Cuomo Announces Support for Congestion Pricing + Democratic Mayoral Primary Rundown

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In-Depth: NYC Democratic Mayoral Primary

On Wednesday, Mayor Bill de Blasio will face one of his Democratic challengers, Sal Albanese, in one of two scheduled primary debates. The existence of such a debate is itself unusual, as no incumbent mayor has faced a primary debate since the Campaign Finance Board took over the debate program in 1997. The last time an incumbent mayor faced a serious primary challenge was nearly 30 years ago, when David Dinkins defeated Ed Koch in 1989.

Yet, it is still a stretch to call Albanese a serious challenger to de Blasio. A former City Council Member from Bay Ridge, Albanese has run for mayor twice before, most recently garnering less than 1% of the primary vote in 2013. After a number of high-profile candidates including Hakeem Jeffries, Scott Stringer, and Preet Bharara declined to challenge de Blasio, the Mayor was left with a number of challengers who could not meet the CFB’s requirements to raise and spend $175,000 in order to participate in the debate. Albanese only barely met the requirements himself, and has pointed out that de Blasio signed a bill that raised the requirements from $50,000. Thus, despite a shaky approval rating that has suffered in light of recent MTA failures, de Blasio maintains a formidable lead over his 2017 opponents.

De Blasio’s Challengers

Sal Albanese, the only other candidate who will appear on stage on Wednesday, served on the City Council from 1983 to 1998, and has not held elected office since. As a result, his politics are somewhat anachronistic. Seen as a liberal in the 1990s, he voiced support for the death penalty, and voted to expand the size of the NYPD. He proposed expanding it further as recently as 2013. He also introduced New York City’s Living Wage Bill, which protected wages for City contractors. But the primary focus of his campaign and his earlier political career has been political reform and anti-corruption campaigns. While on the City Council, he proposed an aggressive Campaign Finance Reform Bill, and has proposed “Democracy Vouchers” as a means of reforming the current system.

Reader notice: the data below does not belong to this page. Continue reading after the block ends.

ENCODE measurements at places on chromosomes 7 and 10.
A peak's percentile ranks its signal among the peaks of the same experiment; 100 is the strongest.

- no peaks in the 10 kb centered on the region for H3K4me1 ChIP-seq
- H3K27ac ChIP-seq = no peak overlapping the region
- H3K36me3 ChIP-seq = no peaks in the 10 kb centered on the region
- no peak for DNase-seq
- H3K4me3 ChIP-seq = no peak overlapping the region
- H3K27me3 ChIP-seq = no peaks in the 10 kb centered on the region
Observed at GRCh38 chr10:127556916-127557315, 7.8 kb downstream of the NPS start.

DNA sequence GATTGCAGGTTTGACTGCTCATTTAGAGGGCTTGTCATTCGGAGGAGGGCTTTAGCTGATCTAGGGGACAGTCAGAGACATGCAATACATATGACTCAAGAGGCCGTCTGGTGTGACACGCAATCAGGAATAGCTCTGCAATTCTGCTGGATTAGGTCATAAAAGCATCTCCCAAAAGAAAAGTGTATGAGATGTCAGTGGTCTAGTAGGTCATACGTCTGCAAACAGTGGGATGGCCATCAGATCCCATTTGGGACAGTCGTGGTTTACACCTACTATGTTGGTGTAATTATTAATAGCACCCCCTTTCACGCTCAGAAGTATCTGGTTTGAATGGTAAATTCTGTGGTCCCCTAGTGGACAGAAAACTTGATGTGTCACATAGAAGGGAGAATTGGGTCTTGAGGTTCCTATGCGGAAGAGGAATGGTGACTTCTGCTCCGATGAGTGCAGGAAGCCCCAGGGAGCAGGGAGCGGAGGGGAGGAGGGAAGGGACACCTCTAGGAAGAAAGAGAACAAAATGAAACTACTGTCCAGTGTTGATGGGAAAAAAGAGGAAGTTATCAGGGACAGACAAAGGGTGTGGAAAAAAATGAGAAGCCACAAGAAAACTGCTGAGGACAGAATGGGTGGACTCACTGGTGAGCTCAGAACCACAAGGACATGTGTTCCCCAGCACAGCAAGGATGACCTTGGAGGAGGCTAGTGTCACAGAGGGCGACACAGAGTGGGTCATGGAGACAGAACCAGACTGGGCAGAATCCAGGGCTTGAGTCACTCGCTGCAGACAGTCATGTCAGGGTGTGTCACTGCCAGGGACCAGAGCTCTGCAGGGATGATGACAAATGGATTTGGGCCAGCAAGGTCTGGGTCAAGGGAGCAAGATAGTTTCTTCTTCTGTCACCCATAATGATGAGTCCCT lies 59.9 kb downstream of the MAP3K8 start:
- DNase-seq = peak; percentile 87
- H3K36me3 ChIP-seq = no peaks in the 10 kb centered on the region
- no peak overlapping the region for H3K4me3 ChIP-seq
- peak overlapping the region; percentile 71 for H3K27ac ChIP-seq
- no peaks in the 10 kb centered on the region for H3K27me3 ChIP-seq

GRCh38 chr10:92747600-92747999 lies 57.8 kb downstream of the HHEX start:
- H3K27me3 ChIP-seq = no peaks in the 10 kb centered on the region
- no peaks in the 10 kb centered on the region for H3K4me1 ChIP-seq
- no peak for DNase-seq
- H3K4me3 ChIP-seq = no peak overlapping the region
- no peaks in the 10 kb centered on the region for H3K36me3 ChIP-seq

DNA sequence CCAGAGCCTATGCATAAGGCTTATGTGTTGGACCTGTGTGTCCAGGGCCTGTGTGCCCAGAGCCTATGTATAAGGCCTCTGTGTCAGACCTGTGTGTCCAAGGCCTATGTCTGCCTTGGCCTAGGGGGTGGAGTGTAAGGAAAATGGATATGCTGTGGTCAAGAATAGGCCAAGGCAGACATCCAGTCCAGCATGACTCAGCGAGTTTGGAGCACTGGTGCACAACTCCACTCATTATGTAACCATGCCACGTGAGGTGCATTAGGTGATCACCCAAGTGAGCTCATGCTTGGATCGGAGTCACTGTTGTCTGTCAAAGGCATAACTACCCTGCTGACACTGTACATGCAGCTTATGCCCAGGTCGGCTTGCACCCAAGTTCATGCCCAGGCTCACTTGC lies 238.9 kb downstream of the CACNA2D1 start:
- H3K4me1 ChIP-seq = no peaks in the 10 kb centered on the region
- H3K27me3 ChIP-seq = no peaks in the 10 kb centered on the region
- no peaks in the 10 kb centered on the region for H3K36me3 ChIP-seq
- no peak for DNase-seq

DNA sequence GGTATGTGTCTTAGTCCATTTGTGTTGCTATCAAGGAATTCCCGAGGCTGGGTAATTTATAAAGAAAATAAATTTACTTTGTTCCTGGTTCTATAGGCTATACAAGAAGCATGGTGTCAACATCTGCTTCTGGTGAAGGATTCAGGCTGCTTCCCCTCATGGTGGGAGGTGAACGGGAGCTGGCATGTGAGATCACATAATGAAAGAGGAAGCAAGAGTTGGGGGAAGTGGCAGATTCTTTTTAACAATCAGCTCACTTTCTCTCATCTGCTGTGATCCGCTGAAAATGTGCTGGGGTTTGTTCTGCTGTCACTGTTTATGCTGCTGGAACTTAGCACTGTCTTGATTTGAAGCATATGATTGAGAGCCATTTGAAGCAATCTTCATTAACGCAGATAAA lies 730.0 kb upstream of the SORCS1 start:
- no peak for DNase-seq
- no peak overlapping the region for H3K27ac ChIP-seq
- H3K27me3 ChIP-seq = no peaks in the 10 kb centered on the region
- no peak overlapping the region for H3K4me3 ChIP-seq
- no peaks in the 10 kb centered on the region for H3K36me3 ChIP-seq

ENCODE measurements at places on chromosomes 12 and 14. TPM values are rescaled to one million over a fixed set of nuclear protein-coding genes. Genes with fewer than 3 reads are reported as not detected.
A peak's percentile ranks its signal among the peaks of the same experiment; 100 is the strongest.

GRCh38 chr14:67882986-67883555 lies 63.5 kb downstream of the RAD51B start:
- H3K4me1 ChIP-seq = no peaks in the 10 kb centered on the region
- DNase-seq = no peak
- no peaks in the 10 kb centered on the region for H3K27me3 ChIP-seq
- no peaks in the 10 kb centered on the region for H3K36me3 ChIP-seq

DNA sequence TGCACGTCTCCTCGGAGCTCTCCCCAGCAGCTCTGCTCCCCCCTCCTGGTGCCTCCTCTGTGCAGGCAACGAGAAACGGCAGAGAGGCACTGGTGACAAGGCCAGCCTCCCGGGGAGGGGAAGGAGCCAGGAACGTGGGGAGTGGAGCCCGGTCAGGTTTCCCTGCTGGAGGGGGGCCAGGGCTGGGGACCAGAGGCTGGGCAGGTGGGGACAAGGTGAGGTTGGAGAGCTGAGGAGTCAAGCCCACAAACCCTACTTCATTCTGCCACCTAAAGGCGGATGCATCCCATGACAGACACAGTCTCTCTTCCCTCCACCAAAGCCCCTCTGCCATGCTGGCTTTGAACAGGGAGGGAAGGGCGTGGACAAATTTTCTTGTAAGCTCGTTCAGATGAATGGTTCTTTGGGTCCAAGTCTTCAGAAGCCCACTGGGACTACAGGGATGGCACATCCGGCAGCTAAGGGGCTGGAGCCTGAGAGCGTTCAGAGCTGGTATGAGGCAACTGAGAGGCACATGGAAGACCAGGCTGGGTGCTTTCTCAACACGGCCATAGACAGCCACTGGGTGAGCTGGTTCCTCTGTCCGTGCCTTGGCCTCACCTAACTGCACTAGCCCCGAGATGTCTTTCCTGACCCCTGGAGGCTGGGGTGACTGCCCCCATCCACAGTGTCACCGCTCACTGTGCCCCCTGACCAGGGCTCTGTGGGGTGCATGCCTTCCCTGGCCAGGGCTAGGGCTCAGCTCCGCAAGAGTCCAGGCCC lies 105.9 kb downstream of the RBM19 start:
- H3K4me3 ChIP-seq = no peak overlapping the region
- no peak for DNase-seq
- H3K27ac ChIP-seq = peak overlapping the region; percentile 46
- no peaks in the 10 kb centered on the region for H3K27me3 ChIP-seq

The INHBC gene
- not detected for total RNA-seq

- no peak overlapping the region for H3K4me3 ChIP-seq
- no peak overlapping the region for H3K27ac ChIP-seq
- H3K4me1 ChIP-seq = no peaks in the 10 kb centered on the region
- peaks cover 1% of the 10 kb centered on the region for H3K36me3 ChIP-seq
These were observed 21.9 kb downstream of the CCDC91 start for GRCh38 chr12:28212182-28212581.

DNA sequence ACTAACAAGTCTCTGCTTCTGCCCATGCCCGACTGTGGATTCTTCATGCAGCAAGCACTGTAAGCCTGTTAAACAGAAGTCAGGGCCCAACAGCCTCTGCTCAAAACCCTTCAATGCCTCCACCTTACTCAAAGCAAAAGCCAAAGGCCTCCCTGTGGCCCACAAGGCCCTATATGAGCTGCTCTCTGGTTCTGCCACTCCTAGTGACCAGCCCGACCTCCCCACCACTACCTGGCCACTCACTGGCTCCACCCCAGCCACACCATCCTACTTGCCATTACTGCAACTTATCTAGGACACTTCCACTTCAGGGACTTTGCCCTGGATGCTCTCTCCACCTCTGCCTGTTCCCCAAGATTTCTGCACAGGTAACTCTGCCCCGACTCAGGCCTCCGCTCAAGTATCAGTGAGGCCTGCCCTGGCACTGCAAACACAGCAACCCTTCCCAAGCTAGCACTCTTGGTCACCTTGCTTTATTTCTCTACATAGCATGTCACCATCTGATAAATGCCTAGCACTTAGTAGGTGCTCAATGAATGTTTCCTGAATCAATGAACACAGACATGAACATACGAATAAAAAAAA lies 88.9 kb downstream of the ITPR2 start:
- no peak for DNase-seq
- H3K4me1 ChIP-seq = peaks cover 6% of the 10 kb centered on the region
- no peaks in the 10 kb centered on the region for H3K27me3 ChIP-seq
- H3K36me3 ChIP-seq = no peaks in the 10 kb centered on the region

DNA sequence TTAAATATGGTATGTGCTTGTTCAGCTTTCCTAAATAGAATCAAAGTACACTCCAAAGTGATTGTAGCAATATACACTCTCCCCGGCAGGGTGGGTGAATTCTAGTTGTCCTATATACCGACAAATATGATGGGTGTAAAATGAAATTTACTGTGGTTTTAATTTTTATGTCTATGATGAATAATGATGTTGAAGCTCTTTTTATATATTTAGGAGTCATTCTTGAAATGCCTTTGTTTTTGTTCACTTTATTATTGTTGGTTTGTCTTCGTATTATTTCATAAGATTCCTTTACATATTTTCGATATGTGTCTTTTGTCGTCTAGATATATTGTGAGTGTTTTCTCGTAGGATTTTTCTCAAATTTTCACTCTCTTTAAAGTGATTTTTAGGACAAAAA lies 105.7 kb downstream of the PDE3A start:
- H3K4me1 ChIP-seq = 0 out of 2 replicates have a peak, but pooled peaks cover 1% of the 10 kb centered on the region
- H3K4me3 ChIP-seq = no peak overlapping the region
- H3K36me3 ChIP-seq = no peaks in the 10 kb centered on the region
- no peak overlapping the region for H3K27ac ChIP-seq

Robert Gangi has been shut out of this week’s debate, but says he will stage a mock debate with a de Blasio surrogate (“a stick with a Red Sox hat on it”) outside the debate site. Former head of the Police Reform Organizing Project and previously Executive Director of the Correctional Association, Gangi has made police reform the centerpiece of the campaign, promising to end Broken Windows and the NYPD’s quota system. He also promised to fire NYPD Officer Daniel Pantaleo and the other officers involved in the death of Eric Garner in 2014. In addition to his criminal justice positions, he has attacked de Blasio from the left on housing and education issues, promising to promote desegregation of New York City schools, and ensure affordable housing meets affordability requirements for current neighborhood residents. He has never held elected office before.

Richard Bashner, another candidate who won’t be on the stage this week, is a Park Slope attorney and former Chair of Brooklyn’s Community Board 6. That community board has been at the center of a few rezoning votes in the time Bashner has served on it, but it is unclear what role he played in each vote. His campaign maintains support for community control over zoning decisions, but he has also headed the real estate practice of his law firm for over 25 years. Like Albanese, he has touted transparent government and a limit to big money in New York City politics as reasons for running.

Michael Tolkin has actually raised more money than any candidate in the election, including de Blasio, with nearly $8 million in contributions. But nearly all of that has come in the form of in-kind contributions to his own campaign, meaning that it does not count toward the CFB requirements. Tolkien is a former tech CEO who is only 32 years old. According to his campaign website, he is “a go-getter” who believes in “collaborative leadership” as well as a governing philosophy that is “non-ideological and apolitical.”

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